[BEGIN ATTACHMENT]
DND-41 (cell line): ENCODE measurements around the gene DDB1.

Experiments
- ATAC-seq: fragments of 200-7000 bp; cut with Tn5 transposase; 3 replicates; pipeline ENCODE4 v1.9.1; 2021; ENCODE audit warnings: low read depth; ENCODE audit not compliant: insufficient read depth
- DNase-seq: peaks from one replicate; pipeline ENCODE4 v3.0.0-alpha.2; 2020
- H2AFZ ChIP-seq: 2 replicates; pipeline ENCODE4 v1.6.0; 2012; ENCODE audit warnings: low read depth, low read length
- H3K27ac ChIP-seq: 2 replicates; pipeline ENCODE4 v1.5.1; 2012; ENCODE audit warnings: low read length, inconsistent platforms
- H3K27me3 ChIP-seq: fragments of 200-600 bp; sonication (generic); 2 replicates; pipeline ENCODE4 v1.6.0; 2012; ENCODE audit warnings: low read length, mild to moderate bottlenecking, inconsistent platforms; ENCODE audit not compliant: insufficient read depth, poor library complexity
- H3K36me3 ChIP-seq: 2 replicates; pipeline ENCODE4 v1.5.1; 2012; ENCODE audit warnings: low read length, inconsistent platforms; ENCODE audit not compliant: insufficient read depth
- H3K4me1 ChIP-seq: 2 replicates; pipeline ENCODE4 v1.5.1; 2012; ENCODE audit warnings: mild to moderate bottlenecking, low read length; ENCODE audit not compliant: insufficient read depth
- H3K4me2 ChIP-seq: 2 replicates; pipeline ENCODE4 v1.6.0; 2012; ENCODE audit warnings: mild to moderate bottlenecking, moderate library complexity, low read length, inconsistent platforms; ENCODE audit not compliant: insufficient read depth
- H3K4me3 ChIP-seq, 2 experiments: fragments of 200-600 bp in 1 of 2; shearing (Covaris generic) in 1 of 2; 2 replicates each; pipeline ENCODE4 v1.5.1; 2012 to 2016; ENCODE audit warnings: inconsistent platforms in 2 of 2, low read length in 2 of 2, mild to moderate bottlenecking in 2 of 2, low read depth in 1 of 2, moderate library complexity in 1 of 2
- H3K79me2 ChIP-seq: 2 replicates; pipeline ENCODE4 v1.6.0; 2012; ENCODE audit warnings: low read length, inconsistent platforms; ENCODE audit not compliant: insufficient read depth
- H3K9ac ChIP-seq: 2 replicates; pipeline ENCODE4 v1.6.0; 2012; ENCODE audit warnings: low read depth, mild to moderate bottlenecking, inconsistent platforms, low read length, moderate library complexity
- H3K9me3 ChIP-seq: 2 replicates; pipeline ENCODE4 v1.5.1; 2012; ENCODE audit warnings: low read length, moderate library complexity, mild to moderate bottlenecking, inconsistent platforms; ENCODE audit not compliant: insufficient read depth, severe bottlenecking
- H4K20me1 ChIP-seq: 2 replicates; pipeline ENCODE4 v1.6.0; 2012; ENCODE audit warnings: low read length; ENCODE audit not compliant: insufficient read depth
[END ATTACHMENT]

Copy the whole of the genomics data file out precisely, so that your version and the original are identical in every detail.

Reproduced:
DND-41 (cell line): ENCODE measurements around the gene DDB1.

Experiments
- ATAC-seq: fragments of 200-7000 bp; cut with Tn5 transposase; 3 replicates; pipeline ENCODE4 v1.9.1; 2021; ENCODE audit warnings: low read depth; ENCODE audit not compliant: insufficient read depth
- DNase-seq: peaks from one replicate; pipeline ENCODE4 v3.0.0-alpha.2; 2020
- H2AFZ ChIP-seq: 2 replicates; pipeline ENCODE4 v1.6.0; 2012; ENCODE audit warnings: low read depth, low read length
- H3K27ac ChIP-seq: 2 replicates; pipeline ENCODE4 v1.5.1; 2012; ENCODE audit warnings: low read length, inconsistent platforms
- H3K27me3 ChIP-seq: fragments of 200-600 bp; sonication (generic); 2 replicates; pipeline ENCODE4 v1.6.0; 2012; ENCODE audit warnings: low read length, mild to moderate bottlenecking, inconsistent platforms; ENCODE audit not compliant: insufficient read depth, poor library complexity
- H3K36me3 ChIP-seq: 2 replicates; pipeline ENCODE4 v1.5.1; 2012; ENCODE audit warnings: low read length, inconsistent platforms; ENCODE audit not compliant: insufficient read depth
- H3K4me1 ChIP-seq: 2 replicates; pipeline ENCODE4 v1.5.1; 2012; ENCODE audit warnings: mild to moderate bottlenecking, low read length; ENCODE audit not compliant: insufficient read depth
- H3K4me2 ChIP-seq: 2 replicates; pipeline ENCODE4 v1.6.0; 2012; ENCODE audit warnings: mild to moderate bottlenecking, moderate library complexity, low read length, inconsistent platforms; ENCODE audit not compliant: insufficient read depth
- H3K4me3 ChIP-seq, 2 experiments: fragments of 200-600 bp in 1 of 2; shearing (Covaris generic) in 1 of 2; 2 replicates each; pipeline ENCODE4 v1.5.1; 2012 to 2016; ENCODE audit warnings: inconsistent platforms in 2 of 2, low read length in 2 of 2, mild to moderate bottlenecking in 2 of 2, low read depth in 1 of 2, moderate library complexity in 1 of 2
- H3K79me2 ChIP-seq: 2 replicates; pipeline ENCODE4 v1.6.0; 2012; ENCODE audit warnings: low read length, inconsistent platforms; ENCODE audit not compliant: insufficient read depth
- H3K9ac ChIP-seq: 2 replicates; pipeline ENCODE4 v1.6.0; 2012; ENCODE audit warnings: low read depth, mild to moderate bottlenecking, inconsistent platforms, low read length, moderate library complexity
- H3K9me3 ChIP-seq: 2 replicates; pipeline ENCODE4 v1.5.1; 2012; ENCODE audit warnings: low read length, moderate library complexity, mild to moderate bottlenecking, inconsistent platforms; ENCODE audit not compliant: insufficient read depth, severe bottlenecking
- H4K20me1 ChIP-seq: 2 replicates; pipeline ENCODE4 v1.6.0; 2012; ENCODE audit warnings: low read length; ENCODE audit not compliant: insufficient read depth